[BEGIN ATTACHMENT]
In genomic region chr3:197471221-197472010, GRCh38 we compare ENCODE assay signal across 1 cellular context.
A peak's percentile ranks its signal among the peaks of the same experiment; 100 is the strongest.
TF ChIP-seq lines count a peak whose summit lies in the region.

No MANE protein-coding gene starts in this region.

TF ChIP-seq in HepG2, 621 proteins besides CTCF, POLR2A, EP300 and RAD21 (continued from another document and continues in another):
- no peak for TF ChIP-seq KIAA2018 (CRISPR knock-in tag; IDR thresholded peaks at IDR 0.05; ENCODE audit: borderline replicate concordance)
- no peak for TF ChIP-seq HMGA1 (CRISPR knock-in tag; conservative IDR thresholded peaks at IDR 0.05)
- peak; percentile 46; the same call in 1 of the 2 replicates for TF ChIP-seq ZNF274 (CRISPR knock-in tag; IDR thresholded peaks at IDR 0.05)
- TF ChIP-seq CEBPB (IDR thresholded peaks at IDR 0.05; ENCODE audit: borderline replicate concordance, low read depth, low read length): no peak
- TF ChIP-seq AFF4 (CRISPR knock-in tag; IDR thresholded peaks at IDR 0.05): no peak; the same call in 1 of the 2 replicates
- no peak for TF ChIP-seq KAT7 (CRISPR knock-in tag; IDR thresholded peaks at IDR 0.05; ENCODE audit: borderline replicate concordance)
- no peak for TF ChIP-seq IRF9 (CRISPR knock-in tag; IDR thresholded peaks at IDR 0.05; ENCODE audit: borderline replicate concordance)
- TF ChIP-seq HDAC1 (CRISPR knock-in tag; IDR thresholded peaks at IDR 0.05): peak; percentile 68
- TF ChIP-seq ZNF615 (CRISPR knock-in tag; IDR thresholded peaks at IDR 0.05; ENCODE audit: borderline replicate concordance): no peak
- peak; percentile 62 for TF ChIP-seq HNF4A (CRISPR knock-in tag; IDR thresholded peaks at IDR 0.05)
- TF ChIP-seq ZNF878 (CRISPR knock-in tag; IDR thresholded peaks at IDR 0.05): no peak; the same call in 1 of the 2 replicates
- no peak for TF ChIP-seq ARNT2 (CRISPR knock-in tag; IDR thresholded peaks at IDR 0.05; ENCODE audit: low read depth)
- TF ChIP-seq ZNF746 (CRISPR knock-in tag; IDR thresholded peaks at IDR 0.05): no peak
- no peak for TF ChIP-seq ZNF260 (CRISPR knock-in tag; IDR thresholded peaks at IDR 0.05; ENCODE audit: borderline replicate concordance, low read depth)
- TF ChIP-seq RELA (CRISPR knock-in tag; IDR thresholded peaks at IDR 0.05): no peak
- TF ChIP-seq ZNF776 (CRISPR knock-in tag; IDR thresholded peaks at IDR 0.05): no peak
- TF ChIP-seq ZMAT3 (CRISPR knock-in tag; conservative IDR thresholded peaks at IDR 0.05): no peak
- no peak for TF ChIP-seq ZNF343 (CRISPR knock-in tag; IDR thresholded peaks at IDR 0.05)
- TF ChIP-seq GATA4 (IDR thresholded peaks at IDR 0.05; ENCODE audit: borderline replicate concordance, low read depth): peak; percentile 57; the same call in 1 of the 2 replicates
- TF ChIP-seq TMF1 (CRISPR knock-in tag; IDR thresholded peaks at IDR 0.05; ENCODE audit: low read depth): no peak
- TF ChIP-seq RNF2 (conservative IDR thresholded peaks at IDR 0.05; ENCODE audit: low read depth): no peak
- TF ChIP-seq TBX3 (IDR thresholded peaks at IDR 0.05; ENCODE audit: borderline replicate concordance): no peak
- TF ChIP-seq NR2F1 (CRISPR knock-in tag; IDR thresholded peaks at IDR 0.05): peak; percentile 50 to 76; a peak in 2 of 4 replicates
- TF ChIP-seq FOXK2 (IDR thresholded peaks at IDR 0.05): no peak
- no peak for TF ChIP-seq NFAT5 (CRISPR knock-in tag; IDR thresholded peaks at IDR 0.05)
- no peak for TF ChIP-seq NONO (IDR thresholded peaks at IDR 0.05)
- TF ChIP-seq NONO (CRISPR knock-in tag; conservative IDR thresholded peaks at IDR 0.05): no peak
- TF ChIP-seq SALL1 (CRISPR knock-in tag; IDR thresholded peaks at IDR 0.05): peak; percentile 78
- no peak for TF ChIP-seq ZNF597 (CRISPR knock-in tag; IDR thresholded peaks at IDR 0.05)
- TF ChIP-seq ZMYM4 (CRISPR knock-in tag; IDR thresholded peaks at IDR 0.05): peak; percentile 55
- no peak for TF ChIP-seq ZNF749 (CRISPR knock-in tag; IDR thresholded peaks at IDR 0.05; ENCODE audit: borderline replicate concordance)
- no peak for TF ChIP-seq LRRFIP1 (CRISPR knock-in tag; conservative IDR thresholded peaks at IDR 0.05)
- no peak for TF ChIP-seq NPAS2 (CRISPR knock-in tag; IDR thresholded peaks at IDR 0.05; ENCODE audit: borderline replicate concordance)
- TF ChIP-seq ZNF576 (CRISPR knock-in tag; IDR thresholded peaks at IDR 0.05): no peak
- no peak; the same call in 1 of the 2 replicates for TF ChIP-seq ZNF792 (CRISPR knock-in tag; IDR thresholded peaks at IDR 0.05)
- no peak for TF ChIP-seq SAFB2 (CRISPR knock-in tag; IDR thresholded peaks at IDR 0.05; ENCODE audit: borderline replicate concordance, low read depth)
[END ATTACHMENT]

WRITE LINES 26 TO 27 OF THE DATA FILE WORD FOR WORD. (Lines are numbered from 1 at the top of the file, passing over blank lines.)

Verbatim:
- TF ChIP-seq RNF2 (conservative IDR thresholded peaks at IDR 0.05; ENCODE audit: low read depth): no peak
- TF ChIP-seq TBX3 (IDR thresholded peaks at IDR 0.05; ENCODE audit: borderline replicate concordance): no peak